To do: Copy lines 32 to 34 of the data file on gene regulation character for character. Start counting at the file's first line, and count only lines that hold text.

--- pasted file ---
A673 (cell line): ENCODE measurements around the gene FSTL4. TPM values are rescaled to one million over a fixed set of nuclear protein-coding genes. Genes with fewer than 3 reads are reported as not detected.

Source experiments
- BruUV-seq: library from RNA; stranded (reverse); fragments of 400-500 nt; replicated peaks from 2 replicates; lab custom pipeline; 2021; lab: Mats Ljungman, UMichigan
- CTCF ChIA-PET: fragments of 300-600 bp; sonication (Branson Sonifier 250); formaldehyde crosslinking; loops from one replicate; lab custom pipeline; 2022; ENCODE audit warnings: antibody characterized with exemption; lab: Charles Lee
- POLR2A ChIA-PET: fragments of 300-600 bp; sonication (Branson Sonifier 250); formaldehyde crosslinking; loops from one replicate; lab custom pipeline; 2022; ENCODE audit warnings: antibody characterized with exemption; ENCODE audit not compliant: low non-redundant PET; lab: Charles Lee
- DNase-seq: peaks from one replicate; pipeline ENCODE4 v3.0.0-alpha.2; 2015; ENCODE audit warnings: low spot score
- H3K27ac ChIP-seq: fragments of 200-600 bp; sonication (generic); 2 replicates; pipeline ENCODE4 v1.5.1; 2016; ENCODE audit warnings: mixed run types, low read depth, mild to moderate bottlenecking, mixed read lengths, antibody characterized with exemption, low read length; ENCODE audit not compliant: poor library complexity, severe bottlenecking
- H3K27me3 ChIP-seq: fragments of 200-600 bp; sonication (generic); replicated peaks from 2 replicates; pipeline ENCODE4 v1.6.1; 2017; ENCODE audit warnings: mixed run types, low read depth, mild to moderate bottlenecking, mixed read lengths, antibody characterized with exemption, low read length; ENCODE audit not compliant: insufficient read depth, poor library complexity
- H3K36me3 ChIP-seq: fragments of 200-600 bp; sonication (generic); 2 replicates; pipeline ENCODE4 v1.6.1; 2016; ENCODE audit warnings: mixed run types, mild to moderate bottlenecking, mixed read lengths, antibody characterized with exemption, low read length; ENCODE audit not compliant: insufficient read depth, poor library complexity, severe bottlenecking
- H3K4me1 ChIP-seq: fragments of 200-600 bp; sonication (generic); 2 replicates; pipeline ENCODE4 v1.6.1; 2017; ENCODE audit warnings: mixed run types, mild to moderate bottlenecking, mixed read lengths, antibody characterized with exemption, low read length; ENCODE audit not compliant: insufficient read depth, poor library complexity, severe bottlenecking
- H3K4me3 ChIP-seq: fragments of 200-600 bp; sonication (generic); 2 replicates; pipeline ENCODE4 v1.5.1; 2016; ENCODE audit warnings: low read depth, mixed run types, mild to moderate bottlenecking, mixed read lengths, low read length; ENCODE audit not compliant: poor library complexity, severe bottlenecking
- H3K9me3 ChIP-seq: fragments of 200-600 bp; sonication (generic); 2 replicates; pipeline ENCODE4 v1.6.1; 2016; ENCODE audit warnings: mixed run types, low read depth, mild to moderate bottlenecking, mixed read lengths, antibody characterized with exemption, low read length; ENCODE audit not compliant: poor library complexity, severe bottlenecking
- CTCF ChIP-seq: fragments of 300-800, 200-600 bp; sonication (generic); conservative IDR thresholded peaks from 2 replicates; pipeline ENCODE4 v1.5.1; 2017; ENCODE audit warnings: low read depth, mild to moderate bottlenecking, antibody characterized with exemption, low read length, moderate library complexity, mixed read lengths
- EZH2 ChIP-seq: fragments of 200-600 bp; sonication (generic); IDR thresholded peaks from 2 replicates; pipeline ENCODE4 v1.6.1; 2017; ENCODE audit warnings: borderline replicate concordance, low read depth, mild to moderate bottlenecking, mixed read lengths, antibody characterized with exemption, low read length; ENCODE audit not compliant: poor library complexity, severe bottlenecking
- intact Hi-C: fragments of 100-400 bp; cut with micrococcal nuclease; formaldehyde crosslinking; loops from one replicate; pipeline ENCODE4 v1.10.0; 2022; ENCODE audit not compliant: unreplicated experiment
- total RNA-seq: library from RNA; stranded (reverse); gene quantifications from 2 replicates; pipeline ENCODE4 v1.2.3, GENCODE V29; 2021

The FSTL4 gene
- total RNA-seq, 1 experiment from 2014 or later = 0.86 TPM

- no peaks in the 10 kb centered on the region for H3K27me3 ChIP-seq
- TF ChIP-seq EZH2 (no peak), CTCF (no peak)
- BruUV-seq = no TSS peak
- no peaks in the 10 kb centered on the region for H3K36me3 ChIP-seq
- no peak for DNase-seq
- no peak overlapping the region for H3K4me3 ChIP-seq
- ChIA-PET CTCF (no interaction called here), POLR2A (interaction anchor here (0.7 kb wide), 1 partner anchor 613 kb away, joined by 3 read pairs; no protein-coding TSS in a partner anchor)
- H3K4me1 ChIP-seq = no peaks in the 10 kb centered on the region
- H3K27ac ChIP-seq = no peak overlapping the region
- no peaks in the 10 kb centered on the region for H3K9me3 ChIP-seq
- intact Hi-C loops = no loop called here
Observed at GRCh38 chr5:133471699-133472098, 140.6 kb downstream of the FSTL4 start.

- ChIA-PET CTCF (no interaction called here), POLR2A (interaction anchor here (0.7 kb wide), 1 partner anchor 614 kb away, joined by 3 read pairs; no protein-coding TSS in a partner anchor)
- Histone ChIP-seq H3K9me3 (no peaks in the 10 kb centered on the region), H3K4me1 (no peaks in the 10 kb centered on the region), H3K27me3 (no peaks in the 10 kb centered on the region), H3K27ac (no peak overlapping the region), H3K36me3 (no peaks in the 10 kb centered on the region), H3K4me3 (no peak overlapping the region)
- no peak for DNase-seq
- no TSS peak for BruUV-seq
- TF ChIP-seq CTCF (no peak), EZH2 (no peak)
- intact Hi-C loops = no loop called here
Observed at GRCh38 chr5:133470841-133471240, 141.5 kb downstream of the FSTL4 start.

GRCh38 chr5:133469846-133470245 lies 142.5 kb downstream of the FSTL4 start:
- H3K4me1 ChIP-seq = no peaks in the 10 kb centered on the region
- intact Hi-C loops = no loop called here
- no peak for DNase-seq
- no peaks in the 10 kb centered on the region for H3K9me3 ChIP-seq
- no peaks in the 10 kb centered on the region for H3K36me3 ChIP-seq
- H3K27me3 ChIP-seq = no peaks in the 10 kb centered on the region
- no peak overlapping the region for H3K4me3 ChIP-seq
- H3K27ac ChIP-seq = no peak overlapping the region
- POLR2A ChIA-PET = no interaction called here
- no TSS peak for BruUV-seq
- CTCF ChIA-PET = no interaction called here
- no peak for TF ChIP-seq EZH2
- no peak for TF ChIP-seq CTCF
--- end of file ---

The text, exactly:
- Histone ChIP-seq H3K9me3 (no peaks in the 10 kb centered on the region), H3K4me1 (no peaks in the 10 kb centered on the region), H3K27me3 (no peaks in the 10 kb centered on the region), H3K27ac (no peak overlapping the region), H3K36me3 (no peaks in the 10 kb centered on the region), H3K4me3 (no peak overlapping the region)
- no peak for DNase-seq
- no TSS peak for BruUV-seq